You signed up to host a student, but what if it’s not working out? Or what if your life changes and hosting is no longer practical or possible?
Every year some students need to change host families. In many cases, it’s no one’s fault – or at least no one person’s fault. It’s just life. Fortunately, there is a procedure for moving students when necessary. Let’s see what you can expect if your student needs to move.
How long does it take to move a student from one host family to a new one? Matching a student with a family takes time. Rematching also takes time. The Host Family Agreement gives ICES two weeks to find and vet a new host family.
Most student moves take place within the same community. In most cases, every effort is made to keep a student at the same school. In rare cases a student is moved to a different community or even to a different state.
The Local Coordinator continues to be the go-to person for both the student and the host family while the new host family and move are being organized. Don't hesitate to check in with updates or questions.
While your student waits for moving day, you might be able help with some last-minute details and decision-making. Are there any loose ends that need to be tied up? Is it time to start packing? Keeping your student on track will facilitate a smooth move.
If a move is due to irreconcilable differences of one kind or another, lay down clear ground rules for these last days together. This is a good activity to do together with your Local Coordinator. If appropriate, a written agreement can serve as a road map to guide everyone through this process.
How can you end on a positive note? Every challenge is an opportunity. When a student moves, everyone will benefit from seeing this as a chance to figure out how to end on a positive note. It helps to put this topic on the table, talk about it and brainstorm ways to make it happen – together.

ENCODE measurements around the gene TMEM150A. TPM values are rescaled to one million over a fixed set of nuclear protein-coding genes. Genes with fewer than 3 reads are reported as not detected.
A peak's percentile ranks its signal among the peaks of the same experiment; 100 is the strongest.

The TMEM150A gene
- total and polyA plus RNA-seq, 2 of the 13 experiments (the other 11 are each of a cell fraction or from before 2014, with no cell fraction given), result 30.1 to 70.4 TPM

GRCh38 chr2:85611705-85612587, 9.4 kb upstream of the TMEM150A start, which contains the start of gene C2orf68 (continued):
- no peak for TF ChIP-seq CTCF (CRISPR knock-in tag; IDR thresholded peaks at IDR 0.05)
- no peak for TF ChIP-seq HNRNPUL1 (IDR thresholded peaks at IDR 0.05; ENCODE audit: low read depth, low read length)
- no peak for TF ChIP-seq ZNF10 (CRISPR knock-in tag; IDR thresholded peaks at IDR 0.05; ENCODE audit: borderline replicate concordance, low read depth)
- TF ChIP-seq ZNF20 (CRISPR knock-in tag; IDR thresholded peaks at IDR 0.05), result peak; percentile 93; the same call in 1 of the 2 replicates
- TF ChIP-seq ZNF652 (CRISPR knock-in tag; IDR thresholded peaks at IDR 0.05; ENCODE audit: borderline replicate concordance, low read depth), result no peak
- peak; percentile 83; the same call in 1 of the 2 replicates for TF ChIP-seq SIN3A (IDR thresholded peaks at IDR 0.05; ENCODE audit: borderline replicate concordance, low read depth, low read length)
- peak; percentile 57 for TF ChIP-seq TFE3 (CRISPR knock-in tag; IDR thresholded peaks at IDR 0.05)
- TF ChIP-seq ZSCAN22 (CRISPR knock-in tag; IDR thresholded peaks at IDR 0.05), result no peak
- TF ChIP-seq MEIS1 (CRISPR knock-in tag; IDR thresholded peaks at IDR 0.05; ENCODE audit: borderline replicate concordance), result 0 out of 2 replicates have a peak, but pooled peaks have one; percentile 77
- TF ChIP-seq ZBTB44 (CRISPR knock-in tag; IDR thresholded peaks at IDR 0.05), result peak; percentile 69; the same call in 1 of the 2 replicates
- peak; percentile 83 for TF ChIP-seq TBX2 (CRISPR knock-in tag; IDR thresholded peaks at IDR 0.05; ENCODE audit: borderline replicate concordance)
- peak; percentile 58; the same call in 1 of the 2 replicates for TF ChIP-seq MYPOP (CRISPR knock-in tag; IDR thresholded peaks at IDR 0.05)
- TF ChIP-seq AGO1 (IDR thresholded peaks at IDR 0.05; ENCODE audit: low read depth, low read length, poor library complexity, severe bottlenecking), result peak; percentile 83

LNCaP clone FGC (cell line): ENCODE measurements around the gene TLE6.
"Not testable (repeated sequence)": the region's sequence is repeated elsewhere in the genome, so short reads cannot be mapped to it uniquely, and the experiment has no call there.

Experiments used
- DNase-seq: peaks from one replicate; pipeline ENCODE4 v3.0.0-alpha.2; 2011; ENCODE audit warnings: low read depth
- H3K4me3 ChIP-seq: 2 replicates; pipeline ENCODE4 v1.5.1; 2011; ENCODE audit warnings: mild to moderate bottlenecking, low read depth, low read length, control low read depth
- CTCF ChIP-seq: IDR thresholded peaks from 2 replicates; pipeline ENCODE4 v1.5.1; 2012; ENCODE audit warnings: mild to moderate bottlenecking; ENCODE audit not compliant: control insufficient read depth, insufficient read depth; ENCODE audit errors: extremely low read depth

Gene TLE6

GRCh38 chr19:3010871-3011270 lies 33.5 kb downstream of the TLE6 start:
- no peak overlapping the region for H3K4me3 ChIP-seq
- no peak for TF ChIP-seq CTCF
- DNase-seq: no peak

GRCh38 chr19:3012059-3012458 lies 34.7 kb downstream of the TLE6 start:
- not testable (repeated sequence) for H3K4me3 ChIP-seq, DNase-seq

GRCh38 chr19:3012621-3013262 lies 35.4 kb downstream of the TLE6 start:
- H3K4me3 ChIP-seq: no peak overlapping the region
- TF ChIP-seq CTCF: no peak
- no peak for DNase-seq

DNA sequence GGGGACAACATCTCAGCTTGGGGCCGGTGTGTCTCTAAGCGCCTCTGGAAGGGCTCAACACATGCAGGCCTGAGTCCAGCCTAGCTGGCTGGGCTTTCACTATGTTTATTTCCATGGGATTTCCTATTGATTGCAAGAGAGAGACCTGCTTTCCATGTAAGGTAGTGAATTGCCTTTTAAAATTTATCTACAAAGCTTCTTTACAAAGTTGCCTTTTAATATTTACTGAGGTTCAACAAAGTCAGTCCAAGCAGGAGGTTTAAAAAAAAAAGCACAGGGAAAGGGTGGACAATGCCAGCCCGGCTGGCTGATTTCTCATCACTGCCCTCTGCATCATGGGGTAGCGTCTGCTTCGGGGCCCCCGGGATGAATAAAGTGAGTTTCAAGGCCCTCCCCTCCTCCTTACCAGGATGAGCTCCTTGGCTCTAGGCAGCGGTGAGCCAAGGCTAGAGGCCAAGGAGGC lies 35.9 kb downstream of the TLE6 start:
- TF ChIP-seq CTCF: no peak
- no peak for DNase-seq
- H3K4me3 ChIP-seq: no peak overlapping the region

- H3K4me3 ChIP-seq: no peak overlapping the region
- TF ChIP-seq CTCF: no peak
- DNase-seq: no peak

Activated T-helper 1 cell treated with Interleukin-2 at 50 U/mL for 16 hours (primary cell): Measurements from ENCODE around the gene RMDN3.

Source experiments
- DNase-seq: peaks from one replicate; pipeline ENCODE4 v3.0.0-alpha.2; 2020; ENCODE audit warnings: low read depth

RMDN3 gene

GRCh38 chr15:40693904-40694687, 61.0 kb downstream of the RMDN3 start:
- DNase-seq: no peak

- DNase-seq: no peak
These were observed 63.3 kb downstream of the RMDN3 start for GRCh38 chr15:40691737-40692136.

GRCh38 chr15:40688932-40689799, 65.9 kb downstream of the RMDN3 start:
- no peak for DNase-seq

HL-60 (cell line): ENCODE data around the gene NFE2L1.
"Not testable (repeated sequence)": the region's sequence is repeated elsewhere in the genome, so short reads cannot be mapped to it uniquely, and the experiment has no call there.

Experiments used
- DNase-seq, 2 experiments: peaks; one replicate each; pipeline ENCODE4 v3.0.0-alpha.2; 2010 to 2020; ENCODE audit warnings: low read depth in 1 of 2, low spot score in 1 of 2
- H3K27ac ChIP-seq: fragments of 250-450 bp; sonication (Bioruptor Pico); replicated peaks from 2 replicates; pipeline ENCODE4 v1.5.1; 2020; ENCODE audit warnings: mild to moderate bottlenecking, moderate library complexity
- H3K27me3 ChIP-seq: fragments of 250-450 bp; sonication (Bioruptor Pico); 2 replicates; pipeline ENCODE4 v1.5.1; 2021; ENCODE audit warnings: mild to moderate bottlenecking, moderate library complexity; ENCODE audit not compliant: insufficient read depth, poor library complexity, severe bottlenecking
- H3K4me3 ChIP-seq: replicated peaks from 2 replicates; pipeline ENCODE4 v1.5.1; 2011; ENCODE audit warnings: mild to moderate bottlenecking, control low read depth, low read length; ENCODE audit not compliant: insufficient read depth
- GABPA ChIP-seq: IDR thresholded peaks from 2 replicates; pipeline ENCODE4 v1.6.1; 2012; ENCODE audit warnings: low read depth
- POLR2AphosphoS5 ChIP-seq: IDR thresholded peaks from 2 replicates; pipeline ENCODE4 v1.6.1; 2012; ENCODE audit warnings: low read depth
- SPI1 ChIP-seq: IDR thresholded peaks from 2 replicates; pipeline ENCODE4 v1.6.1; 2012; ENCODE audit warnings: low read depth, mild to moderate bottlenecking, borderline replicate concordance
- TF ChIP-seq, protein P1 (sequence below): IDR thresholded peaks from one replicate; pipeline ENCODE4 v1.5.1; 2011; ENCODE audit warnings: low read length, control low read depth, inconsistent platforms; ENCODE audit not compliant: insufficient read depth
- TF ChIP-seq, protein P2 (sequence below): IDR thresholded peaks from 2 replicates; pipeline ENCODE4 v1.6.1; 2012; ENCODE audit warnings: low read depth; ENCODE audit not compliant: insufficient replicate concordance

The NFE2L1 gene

Discretion and Privacy
Whenever a move is due to a disagreement, lack of chemistry, personality differences or personal reasons that any party wishes to keep private, both student and host family are asked to respect each other’s privacy. This is another important topic to discuss together.
Personally, my first experience hosting an exchange student was not easy. At the end of one very long academic year, we didn’t think we would ever do that again.
Fortunately, we changed our minds! Prang, our next student, fit right into our family – along with the many stories, legends, video clips, fun facts and cultural artefacts she brought with her from Thailand. It was the best cultural exchange ever.
If you are facing a student move, rest assured that it can be a normal part of the exchange experience. This is all about bringing together diverse human beings. And humans are, well…human. While some exchanges will fizzle or fail, most will be positively brilliant for everyone involved.